Do young kids need to floss and use mouthwash?

The hygiene habits you set early on for your children go a long way toward ensuring a lifetime of good dental health. Plus, good oral health at an early age also contributes to good overall health.
The hygiene habits you set early on for your children go a long way toward ensuring a lifetime of good dental health. Plus, good oral health at an early age also contributes to good overall health.
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Do you remember the day you lost your first baby tooth? Maybe it fell out when you bit into an apple, or perhaps it dangled for a few days before you were brave enough to pull it. Baby teeth -- also called primary teeth -- are only around for the first few years of your life before they fall out and are replaced by your permanent, adult teeth. But even though you eventually lose them, it's still very important to take care of them.

It's a common misconception that you don't need to take care of baby teeth, but they do serve an important function. As you grow and develop, baby teeth act as placeholders for your adult teeth until they're ready to surface. If baby teeth that are not cared for fall out too early, adult teeth may not have a good space to emerge. Healthy baby teeth also help ensure the jaw develops the right way and in the correct shape [source: WebMD].

Good oral health at an early age also contributes to good overall health, since infections and tooth decay in the mouth can lead to infections and sickness in the rest of the body. Plus, cavities and tooth decay can be painful, even for young children [source: WebMD].

Not only will taking care of baby teeth make sure your child's mouth stays healthy, the hygiene habits you set early on for your children go a long way toward ensuring a lifetime of good dental health. But what exactly does that involve? Taking care of adult teeth includes brushing, flossing and sometimes using mouthwash, but is all that necessary for a young child's teeth? Isn't brushing enough? First let's take a look at why we floss and use mouthwash to take care of adult teeth, which will help to explain why applying these habits to your child's teeth help keep their mouth healthy, too.

Why We Floss and Rinse

For good dental health, you probably know that you need to brush your teeth at least twice a day. But brushing alone isn't enough.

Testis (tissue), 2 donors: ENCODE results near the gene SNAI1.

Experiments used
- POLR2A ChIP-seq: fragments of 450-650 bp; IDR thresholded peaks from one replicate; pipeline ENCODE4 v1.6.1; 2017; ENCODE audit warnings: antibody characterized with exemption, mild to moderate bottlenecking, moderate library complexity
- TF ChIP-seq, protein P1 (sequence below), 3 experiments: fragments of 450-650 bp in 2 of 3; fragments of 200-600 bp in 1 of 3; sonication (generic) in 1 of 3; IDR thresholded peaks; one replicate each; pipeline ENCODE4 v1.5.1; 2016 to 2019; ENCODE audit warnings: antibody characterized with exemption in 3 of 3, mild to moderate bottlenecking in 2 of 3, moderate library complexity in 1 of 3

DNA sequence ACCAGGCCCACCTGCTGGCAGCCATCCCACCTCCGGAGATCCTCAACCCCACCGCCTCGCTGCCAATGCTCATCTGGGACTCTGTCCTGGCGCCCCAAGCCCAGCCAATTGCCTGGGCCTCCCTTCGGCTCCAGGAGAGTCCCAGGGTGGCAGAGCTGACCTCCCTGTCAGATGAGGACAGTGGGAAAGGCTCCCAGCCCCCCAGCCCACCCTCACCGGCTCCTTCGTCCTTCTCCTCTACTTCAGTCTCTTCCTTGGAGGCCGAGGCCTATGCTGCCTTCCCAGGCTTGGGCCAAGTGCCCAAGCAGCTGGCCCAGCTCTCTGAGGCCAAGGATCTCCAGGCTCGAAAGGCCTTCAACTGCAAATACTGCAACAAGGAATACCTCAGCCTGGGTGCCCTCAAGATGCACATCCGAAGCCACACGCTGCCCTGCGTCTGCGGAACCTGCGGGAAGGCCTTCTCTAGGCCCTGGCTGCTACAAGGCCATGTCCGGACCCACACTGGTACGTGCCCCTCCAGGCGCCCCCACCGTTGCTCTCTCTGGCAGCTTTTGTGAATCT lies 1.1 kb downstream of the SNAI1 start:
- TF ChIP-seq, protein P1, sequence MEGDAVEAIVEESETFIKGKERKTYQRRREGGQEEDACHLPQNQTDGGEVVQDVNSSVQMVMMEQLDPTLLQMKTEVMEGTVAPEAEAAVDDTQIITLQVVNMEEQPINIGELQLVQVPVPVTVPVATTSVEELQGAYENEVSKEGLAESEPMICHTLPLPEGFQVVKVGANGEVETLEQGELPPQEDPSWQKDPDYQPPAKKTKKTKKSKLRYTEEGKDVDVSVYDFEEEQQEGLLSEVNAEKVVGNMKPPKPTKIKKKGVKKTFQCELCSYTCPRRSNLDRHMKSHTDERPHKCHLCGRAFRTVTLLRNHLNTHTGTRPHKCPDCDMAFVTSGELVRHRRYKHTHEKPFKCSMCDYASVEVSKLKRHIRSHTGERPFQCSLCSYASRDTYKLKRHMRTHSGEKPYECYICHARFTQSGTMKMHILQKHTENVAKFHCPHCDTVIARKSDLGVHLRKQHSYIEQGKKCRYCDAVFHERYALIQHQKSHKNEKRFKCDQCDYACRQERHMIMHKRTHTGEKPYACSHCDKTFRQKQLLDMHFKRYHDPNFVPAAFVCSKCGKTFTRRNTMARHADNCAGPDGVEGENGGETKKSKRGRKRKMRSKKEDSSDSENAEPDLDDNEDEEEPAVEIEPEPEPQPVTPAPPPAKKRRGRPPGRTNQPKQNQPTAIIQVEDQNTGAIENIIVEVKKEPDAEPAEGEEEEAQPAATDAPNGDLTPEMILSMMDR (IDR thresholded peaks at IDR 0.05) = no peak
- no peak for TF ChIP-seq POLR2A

Flossing plays a huge role in dental care. When you brush, you're removing plaque and food particles from your teeth. The bacteria in your mouth feed on these particles and produce an acid that erodes the enamel of your teeth. When enamel erodes away, the dentin underneath is vulnerable to decay.

Bacteria in your mouth can also damage your gums and lead to gum disease. But bacteria and food particles get stuck in cracks and crevices in the teeth -- which is why these areas are more vulnerable to developing cavities. The areas between your teeth, which can't be reached by brushing alone, are common places for cavities to develop. That's why regular flossing is needed to make sure you remove the plaque, bacteria and food particles from between your teeth [source: Zamosky].

Mouthwash also holds a useful place in the dental care process. It helps remove plaque from teeth, kill bacteria and can protect the gums against gingivitis [source: New York Times]. Some rinses also contain fluoride for strengthening tooth enamel, which helps protect against cavities and tooth decay [source: American Dental Association]. As an added benefit, it makes your breath smell fresh by removing odor-causing bacteria and masking other bad smells. However, while mouthwash makes your mouth extra clean and gives your breath a boost, many dentists will tell you rinsing isn't as important for a healthy mouth as brushing and flossing [source: Danoff].

We do all of these things to protect and care for our adult teeth because we hope to keep them around for a long time. But if kids' teeth will eventually fall out no matter how well they're protected, do we have to go to such great lengths to care for them? The simple answer is yes; a child's teeth and gums are just as vulnerable to decay and disease as your own teeth, and flossing and rinsing with mouthwash can help ensure a healthy smile, even if that smile only contains a couple of teeth.